In top management I have found that the major mistakes emanate from having to juggle different important stakeholder needs in the fulfilment of my mandate. These include, I have found, good governance from a Board of Directors point of view, political expectations and international requirements.

What person or persons influenced you and inspired you?

Which one piece of wisdom would you pass on to your successor?

The priests at Salesian School where I did all my primary and secondary schooling were a

Work smart, with dedication to doing the right things in the right way.

Honest love for service is what I would consider as my greatest personal asset. It would also have been nice to have the ability to generate wealth simply because this would help me to serve humanity even better.

Of which achievement in your business life are you proudest? Starting SWACAA from scratch and sustaining it up to the present time is something that gives me profound satisfaction.

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“Don’t leave until tomorrow what needs to be done today”

Do you have a motto, or principle, that you live (or work) by? Don’t leave until tomorrow what needs to be done today.

What single social, economic or political change would you like to see happen globally? I would love to see the day when the world’s wealth is shared among by all citizens of the world.

What are the best things about Swaziland? Too many to enumerate! But if I have to pick, I would say its small size, making it a peaceful, homogeneous country.

How would you like to be remembered after your retirement? I feel blessed and honoured to be part of the unfolding history of air transportation in the Kingdom of Swaziland. I would like to be remembered as someone who made previously unconceived of things possible in the development of the aviation sector in Swaziland.

Learn more about Swaziland Civil Aviation Authority www.swacaa.co.sz

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Executive insight

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Kishugu

Battling for the greater good Kishugu which has its roots in forest and wildfire combating, suppression and prevention, is set to light up the global stage with its international experience of delivering integrated fire management services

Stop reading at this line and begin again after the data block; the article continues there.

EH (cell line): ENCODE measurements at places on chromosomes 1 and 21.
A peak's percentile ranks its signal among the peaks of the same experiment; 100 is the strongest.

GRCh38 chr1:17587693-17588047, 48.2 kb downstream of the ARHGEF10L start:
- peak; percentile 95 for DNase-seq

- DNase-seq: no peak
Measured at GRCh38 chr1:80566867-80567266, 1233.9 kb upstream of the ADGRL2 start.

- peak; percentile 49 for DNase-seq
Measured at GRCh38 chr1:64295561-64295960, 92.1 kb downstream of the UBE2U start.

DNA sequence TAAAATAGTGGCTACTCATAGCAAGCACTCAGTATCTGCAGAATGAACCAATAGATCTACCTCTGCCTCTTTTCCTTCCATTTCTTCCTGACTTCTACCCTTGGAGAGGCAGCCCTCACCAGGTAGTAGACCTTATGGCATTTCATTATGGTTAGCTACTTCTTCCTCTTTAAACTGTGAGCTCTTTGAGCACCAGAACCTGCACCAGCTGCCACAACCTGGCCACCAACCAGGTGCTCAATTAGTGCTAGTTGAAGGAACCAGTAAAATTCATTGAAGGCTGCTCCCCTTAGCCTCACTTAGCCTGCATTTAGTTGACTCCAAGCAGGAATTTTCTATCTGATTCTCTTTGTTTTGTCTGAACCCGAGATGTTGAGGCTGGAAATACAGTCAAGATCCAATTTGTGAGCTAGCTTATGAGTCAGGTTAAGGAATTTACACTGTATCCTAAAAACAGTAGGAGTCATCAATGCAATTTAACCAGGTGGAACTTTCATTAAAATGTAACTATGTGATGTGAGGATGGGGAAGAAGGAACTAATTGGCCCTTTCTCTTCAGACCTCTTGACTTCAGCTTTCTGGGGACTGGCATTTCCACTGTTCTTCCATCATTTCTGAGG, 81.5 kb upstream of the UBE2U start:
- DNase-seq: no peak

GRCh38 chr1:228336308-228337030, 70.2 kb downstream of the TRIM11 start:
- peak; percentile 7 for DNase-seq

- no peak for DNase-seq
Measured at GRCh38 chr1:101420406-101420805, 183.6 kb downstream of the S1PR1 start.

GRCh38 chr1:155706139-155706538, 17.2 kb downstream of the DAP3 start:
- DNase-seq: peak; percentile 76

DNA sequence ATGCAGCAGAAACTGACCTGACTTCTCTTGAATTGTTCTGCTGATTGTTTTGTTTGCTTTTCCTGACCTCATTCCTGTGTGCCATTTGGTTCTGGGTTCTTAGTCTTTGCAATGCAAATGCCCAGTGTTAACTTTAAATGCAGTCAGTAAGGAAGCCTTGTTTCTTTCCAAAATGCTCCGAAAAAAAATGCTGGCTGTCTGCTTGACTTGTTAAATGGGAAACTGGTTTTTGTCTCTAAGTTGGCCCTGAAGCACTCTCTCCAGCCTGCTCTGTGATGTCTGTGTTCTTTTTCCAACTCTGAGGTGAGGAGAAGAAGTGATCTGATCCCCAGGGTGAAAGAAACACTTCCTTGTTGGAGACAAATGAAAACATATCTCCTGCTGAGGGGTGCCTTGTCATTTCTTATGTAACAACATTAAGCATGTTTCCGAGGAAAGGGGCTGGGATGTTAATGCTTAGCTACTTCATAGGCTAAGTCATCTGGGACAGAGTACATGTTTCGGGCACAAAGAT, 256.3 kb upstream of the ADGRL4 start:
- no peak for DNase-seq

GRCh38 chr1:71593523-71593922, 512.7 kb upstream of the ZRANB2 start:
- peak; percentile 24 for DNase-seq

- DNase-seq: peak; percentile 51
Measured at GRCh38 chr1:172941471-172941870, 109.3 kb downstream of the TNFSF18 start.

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ire is a friend to mankind - until it gets out of hand: then it can become a formidable enemy, one that can only be subdued by an army versed in both conventional and guerrilla warfare and co-ordinated ground and air operations. As Johan Heine, co-Managing Director of Kishugu (formerly the FFA Group) speaks always passionately - about the business he founded 28 years ago in 1986, he relies heavily on military imagery. Well, that is natural enough for a former air force pilot, but it is much more than a habit of speech. Firefighting, which is Kishugu’s raison d’être, is a lot like war, he says. Reconnaissance, intelligence gathering, getting to understand the enemy and the reason why there has been a local uprising is

F

farming. But fire is capricious, and so is the weather. It only takes a change in wind speed or direction and what was a controlled burn can turn into a conflagration. Heine, one of the most experienced firefighting pilots in Africa with more than 25 years of aerial firefighting experience under his belt, established a voluntary association of forestry landowners, the Forest Fire Association (FFA) in 1996. FFA hired in equipment and resources as required, focusing on aerial firefighting, dispatch and coordination. By 1995, the organisation had grown to cover up to 70 percent of South Africa. Along the way, Johan Heine had assisted the Department of Water Affairs and Forestry with the drafting of South Africa‘s veld and

“Aerial support needs ground support. Without that it is like fighting a war without boots on the ground” vital. Whatever units there are on the ground near the outbreak have the task of reporting back to HQ so that reinforcements are ready if needed. If the initial skirmishes end in victory, then the troops can stand down. If not the conflict escalates, and an extended attack plan is put in place and carried out by a strike force. Sometimes that first crucial battle is also lost, and you have a war on your hands. In the more arid parts of Africa fire has always been part of the natural environment and nature takes it in its stride. Lightning ignites the savannah, burning large tracts, and when the fires peter out and the rains come the vegetation renews itself and wildlife returns. And controlled burning is likewise is a part of traditional agricultural practice that has been carried on into modern large scale